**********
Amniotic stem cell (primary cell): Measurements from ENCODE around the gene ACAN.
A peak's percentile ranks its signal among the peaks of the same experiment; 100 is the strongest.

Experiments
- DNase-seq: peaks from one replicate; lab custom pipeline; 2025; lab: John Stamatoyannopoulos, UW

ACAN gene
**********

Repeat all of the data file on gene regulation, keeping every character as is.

Amniotic stem cell (primary cell): Measurements from ENCODE around the gene ACAN.
A peak's percentile ranks its signal among the peaks of the same experiment; 100 is the strongest.

Experiments
- DNase-seq: peaks from one replicate; lab custom pipeline; 2025; lab: John Stamatoyannopoulos, UW

ACAN gene